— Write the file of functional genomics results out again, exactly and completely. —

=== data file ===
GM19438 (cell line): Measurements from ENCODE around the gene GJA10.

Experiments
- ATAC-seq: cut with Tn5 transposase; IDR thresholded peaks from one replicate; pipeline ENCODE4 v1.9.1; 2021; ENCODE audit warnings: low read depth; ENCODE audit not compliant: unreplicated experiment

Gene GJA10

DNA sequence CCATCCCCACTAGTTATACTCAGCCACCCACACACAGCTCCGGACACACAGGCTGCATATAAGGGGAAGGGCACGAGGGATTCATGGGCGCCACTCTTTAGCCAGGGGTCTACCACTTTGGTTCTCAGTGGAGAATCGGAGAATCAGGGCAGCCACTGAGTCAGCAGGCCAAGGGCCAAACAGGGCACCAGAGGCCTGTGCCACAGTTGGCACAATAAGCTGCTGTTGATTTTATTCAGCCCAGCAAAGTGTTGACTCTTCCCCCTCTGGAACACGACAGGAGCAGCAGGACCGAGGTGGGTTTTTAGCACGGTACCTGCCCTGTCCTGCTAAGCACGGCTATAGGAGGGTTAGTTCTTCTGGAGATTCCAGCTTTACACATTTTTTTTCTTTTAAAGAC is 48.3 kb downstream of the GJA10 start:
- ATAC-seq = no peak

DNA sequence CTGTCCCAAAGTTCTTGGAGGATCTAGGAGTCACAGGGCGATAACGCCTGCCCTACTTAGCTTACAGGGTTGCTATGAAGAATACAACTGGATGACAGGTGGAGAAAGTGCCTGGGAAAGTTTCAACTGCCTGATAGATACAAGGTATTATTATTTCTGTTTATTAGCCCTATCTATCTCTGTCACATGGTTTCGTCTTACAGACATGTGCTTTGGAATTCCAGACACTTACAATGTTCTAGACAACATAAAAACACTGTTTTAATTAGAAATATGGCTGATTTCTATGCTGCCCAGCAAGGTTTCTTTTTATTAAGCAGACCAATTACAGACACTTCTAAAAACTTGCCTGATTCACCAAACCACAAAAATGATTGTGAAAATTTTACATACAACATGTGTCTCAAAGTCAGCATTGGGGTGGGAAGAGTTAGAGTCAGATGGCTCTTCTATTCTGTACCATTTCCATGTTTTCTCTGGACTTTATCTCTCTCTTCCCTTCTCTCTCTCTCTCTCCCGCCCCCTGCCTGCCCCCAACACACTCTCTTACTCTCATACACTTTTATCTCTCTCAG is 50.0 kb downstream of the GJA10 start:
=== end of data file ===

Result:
GM19438 (cell line): Measurements from ENCODE around the gene GJA10.

Experiments
- ATAC-seq: cut with Tn5 transposase; IDR thresholded peaks from one replicate; pipeline ENCODE4 v1.9.1; 2021; ENCODE audit warnings: low read depth; ENCODE audit not compliant: unreplicated experiment

Gene GJA10

DNA sequence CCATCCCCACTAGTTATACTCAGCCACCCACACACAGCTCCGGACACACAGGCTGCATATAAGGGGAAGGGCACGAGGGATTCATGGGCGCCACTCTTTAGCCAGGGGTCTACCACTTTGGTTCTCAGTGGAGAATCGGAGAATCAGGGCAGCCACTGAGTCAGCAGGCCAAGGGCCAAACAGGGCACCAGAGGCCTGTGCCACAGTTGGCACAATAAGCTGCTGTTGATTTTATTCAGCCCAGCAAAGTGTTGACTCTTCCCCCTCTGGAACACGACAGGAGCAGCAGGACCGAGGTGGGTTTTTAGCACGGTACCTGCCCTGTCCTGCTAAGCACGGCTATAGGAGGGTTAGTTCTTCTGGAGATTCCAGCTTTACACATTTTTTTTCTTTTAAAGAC is 48.3 kb downstream of the GJA10 start:
- ATAC-seq = no peak

DNA sequence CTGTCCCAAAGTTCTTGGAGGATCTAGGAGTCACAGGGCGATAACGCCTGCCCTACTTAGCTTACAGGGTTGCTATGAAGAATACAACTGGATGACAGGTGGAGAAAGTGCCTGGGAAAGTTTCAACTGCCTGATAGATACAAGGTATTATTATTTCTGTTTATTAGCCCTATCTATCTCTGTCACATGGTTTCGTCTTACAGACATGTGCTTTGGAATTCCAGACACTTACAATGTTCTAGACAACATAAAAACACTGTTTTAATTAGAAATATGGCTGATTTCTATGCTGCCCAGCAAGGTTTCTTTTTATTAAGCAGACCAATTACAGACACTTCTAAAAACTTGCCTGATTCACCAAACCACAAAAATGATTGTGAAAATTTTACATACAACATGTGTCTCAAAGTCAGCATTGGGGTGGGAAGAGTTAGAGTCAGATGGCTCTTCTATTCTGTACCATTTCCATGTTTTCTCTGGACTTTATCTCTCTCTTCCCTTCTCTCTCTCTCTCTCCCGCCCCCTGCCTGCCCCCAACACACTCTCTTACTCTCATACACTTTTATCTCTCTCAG is 50.0 kb downstream of the GJA10 start: